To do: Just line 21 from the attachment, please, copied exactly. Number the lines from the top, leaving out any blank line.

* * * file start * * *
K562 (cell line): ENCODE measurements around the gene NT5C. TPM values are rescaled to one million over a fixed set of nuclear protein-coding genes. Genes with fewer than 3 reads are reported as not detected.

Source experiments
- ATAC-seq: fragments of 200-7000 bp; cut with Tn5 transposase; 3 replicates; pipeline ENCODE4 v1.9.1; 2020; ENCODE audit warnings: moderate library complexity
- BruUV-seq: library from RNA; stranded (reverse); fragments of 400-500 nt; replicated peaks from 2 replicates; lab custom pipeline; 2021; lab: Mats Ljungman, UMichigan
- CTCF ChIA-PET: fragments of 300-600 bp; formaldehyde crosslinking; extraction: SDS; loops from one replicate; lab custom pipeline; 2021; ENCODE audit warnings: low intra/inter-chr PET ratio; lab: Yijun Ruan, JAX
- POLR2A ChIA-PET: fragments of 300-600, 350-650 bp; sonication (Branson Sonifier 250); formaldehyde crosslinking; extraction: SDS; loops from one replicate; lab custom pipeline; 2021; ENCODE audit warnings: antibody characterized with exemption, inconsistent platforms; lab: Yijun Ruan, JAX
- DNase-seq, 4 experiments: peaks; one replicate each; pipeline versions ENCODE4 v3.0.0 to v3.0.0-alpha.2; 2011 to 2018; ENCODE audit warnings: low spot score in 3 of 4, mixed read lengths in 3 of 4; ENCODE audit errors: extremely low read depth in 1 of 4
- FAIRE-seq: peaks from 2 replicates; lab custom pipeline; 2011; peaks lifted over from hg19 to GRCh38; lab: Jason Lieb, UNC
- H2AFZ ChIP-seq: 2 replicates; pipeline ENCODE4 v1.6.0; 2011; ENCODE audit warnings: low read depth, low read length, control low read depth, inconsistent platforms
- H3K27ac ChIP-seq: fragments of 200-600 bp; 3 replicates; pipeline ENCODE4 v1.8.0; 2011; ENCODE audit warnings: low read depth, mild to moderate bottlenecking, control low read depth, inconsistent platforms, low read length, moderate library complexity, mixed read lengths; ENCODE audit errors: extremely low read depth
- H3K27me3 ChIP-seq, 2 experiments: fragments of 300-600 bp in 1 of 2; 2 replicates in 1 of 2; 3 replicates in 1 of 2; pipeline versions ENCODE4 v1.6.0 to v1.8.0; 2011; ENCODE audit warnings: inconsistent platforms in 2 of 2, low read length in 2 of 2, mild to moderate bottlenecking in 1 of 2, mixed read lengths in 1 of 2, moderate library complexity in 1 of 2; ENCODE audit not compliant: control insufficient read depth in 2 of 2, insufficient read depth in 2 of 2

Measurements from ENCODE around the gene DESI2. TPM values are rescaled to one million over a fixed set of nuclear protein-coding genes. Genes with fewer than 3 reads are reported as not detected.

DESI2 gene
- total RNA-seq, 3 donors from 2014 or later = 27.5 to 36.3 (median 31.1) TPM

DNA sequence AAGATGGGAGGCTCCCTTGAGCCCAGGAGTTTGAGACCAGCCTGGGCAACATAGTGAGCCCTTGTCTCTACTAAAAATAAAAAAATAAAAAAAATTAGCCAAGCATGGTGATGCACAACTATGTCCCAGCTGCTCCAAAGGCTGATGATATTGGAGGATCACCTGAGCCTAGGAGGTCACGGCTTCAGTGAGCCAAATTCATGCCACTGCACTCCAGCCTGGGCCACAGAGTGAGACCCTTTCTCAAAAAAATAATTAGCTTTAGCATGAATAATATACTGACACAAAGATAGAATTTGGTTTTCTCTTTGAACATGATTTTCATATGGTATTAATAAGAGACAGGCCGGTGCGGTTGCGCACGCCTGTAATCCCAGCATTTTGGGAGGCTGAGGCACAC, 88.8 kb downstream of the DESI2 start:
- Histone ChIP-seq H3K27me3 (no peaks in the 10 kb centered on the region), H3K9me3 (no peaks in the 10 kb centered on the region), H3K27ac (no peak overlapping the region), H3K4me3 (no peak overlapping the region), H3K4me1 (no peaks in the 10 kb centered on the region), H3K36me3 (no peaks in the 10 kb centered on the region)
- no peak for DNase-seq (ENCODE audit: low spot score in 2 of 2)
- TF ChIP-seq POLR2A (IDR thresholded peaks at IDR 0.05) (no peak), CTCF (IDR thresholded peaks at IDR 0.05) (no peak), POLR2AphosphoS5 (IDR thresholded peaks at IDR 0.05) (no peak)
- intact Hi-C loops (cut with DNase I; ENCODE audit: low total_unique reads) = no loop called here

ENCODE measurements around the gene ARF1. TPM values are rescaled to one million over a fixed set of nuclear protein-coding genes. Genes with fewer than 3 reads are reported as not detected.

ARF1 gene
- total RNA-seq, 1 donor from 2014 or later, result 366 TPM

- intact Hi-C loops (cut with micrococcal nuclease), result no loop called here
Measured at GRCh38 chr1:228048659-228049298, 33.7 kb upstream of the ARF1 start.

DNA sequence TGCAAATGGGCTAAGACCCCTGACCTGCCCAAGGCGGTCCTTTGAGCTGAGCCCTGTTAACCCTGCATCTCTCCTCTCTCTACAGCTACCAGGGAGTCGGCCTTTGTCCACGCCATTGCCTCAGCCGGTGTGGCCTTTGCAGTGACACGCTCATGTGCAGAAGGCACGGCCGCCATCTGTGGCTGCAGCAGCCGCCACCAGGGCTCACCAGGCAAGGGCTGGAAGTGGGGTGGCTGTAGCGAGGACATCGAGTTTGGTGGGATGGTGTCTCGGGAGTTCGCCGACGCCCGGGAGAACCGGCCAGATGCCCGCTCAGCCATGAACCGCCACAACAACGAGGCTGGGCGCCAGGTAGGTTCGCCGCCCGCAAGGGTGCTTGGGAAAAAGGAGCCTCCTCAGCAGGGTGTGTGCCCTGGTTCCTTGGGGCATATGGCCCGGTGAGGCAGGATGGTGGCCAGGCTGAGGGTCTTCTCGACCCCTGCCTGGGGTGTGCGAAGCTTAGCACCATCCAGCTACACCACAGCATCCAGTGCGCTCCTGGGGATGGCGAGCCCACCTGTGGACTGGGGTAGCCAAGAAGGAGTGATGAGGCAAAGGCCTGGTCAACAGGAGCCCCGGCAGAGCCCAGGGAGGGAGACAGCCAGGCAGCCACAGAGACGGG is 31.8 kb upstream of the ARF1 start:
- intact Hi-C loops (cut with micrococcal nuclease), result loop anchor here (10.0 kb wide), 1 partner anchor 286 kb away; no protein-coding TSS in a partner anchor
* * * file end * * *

ARF1 gene